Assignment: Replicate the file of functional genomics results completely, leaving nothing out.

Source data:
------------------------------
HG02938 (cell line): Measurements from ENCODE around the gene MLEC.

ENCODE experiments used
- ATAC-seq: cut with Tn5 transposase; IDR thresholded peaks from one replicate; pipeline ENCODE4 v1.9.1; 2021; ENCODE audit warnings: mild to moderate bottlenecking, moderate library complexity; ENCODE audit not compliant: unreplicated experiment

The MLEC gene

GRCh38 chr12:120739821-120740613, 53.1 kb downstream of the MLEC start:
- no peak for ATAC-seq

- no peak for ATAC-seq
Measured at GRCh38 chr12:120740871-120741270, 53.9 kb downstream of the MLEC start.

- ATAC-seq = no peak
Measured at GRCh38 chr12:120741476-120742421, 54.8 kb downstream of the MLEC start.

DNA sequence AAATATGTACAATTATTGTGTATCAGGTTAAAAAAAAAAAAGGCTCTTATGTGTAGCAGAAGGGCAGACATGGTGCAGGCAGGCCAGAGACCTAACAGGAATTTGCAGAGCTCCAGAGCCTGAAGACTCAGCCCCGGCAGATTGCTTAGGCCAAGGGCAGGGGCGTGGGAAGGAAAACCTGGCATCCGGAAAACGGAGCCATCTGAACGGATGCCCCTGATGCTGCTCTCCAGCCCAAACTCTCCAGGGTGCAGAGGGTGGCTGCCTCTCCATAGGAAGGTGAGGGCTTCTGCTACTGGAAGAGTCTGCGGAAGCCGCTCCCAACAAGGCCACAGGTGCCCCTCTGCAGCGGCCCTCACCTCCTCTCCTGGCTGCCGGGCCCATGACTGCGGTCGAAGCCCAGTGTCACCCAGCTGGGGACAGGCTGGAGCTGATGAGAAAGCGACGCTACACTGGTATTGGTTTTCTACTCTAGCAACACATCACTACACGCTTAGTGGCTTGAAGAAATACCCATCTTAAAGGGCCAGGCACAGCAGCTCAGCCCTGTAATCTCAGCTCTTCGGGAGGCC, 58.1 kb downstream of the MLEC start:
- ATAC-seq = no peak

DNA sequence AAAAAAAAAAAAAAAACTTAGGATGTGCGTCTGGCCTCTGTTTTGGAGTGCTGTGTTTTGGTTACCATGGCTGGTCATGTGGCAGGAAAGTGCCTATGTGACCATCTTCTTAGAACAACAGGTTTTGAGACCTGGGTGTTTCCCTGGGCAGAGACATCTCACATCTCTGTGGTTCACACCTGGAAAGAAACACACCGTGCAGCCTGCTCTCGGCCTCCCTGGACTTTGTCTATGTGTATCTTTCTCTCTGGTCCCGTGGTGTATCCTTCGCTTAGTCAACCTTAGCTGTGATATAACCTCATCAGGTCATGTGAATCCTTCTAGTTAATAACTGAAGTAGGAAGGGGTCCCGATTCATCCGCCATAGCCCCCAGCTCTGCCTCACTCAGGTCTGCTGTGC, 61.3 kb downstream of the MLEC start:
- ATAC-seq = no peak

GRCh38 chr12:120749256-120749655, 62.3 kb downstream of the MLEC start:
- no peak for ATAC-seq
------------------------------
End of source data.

HG02938 (cell line): Measurements from ENCODE around the gene MLEC.

ENCODE experiments used
- ATAC-seq: cut with Tn5 transposase; IDR thresholded peaks from one replicate; pipeline ENCODE4 v1.9.1; 2021; ENCODE audit warnings: mild to moderate bottlenecking, moderate library complexity; ENCODE audit not compliant: unreplicated experiment

The MLEC gene

GRCh38 chr12:120739821-120740613, 53.1 kb downstream of the MLEC start:
- no peak for ATAC-seq

- no peak for ATAC-seq
Measured at GRCh38 chr12:120740871-120741270, 53.9 kb downstream of the MLEC start.

- ATAC-seq = no peak
Measured at GRCh38 chr12:120741476-120742421, 54.8 kb downstream of the MLEC start.

DNA sequence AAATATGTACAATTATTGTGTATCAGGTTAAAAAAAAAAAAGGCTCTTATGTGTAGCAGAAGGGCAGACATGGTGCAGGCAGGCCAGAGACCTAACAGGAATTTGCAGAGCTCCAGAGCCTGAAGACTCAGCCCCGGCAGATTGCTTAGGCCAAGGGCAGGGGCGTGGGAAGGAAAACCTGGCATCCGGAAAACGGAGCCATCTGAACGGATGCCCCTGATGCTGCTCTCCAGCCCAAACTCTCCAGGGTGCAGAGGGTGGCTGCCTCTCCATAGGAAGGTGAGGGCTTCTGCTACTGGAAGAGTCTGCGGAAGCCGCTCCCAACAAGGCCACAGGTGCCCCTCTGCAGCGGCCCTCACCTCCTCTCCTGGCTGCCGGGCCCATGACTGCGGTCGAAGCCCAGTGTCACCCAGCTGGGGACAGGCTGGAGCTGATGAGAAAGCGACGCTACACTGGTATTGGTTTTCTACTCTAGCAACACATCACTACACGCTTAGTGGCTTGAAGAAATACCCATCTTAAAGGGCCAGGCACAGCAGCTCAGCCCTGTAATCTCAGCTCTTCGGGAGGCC, 58.1 kb downstream of the MLEC start:
- ATAC-seq = no peak

DNA sequence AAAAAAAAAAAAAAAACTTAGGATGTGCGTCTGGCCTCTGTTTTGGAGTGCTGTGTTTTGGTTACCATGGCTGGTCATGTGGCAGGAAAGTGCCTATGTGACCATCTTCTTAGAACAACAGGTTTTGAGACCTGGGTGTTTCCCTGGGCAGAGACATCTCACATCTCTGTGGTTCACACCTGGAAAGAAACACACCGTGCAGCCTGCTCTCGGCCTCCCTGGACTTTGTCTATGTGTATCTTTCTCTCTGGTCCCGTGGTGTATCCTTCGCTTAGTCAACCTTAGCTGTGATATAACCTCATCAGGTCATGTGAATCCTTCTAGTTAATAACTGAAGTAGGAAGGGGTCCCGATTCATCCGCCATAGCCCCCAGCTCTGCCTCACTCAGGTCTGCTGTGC, 61.3 kb downstream of the MLEC start:
- ATAC-seq = no peak

GRCh38 chr12:120749256-120749655, 62.3 kb downstream of the MLEC start:
- no peak for ATAC-seq